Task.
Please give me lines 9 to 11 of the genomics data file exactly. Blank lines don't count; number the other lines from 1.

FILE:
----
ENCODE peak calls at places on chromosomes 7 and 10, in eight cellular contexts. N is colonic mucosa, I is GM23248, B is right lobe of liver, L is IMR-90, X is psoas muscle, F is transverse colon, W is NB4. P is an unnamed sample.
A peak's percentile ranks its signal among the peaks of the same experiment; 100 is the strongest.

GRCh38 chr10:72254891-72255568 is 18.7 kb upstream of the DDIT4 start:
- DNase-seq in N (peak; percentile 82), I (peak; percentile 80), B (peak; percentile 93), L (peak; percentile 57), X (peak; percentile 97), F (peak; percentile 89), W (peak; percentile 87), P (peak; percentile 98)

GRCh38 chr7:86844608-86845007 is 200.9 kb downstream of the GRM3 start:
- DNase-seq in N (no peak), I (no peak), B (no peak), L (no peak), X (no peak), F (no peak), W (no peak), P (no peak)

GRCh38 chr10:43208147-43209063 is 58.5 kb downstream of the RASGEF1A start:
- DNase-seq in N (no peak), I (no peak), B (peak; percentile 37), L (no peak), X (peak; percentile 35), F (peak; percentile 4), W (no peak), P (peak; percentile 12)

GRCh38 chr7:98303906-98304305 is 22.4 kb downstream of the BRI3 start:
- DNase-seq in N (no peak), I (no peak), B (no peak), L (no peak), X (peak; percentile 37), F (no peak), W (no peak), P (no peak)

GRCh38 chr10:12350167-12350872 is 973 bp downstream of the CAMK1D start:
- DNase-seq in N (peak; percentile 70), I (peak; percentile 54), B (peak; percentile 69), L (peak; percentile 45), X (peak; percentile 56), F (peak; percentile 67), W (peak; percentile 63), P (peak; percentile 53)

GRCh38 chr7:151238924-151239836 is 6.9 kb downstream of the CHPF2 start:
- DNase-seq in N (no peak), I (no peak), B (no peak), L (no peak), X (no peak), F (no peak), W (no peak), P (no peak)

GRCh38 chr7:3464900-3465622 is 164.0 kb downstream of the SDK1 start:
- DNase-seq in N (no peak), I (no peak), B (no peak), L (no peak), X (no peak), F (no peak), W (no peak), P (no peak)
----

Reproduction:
GRCh38 chr7:98303906-98304305 is 22.4 kb downstream of the BRI3 start:
- DNase-seq in N (no peak), I (no peak), B (no peak), L (no peak), X (peak; percentile 37), F (no peak), W (no peak), P (no peak)

GRCh38 chr10:12350167-12350872 is 973 bp downstream of the CAMK1D start: